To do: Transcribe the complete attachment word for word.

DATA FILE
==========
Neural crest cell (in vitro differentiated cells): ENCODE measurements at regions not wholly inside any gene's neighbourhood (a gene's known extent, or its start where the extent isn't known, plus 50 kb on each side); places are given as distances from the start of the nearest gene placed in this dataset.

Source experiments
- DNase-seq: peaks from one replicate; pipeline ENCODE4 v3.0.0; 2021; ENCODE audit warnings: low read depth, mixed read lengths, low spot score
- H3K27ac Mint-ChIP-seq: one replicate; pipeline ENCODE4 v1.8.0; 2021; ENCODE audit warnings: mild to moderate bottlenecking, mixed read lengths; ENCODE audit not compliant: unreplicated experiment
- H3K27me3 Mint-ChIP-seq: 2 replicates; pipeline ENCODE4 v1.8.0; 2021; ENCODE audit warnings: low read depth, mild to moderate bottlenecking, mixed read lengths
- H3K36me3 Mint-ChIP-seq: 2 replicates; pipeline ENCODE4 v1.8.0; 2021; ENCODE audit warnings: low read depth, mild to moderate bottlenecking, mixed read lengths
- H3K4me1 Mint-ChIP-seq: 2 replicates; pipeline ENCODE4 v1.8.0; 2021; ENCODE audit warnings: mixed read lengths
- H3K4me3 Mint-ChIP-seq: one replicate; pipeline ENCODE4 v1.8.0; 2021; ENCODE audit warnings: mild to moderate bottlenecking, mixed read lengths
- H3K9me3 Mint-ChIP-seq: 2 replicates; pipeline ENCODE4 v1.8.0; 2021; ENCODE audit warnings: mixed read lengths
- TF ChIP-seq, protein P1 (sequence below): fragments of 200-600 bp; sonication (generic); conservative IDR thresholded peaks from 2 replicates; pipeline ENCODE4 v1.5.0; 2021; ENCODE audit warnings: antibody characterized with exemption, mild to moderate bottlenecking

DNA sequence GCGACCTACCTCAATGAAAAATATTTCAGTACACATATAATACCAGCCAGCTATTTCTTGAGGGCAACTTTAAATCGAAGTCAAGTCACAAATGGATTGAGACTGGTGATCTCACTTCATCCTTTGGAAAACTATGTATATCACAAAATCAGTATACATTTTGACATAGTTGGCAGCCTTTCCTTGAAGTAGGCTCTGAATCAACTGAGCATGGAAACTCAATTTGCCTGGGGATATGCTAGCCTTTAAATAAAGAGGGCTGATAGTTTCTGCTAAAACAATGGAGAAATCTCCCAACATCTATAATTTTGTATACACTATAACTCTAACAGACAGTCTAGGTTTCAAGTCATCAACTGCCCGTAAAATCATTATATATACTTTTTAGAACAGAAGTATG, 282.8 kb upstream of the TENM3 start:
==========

Neural crest cell (in vitro differentiated cells): ENCODE measurements at regions not wholly inside any gene's neighbourhood (a gene's known extent, or its start where the extent isn't known, plus 50 kb on each side); places are given as distances from the start of the nearest gene placed in this dataset.

Source experiments
- DNase-seq: peaks from one replicate; pipeline ENCODE4 v3.0.0; 2021; ENCODE audit warnings: low read depth, mixed read lengths, low spot score
- H3K27ac Mint-ChIP-seq: one replicate; pipeline ENCODE4 v1.8.0; 2021; ENCODE audit warnings: mild to moderate bottlenecking, mixed read lengths; ENCODE audit not compliant: unreplicated experiment
- H3K27me3 Mint-ChIP-seq: 2 replicates; pipeline ENCODE4 v1.8.0; 2021; ENCODE audit warnings: low read depth, mild to moderate bottlenecking, mixed read lengths
- H3K36me3 Mint-ChIP-seq: 2 replicates; pipeline ENCODE4 v1.8.0; 2021; ENCODE audit warnings: low read depth, mild to moderate bottlenecking, mixed read lengths
- H3K4me1 Mint-ChIP-seq: 2 replicates; pipeline ENCODE4 v1.8.0; 2021; ENCODE audit warnings: mixed read lengths
- H3K4me3 Mint-ChIP-seq: one replicate; pipeline ENCODE4 v1.8.0; 2021; ENCODE audit warnings: mild to moderate bottlenecking, mixed read lengths
- H3K9me3 Mint-ChIP-seq: 2 replicates; pipeline ENCODE4 v1.8.0; 2021; ENCODE audit warnings: mixed read lengths
- TF ChIP-seq, protein P1 (sequence below): fragments of 200-600 bp; sonication (generic); conservative IDR thresholded peaks from 2 replicates; pipeline ENCODE4 v1.5.0; 2021; ENCODE audit warnings: antibody characterized with exemption, mild to moderate bottlenecking

DNA sequence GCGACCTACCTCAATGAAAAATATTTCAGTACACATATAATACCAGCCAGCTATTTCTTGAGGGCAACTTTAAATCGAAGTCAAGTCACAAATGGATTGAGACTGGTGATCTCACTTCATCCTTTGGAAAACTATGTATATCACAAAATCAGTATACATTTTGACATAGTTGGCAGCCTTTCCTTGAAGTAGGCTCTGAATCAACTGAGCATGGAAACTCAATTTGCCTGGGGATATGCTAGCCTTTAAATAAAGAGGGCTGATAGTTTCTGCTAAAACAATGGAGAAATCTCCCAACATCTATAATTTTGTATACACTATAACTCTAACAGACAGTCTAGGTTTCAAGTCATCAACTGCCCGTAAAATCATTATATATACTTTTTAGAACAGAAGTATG, 282.8 kb upstream of the TENM3 start: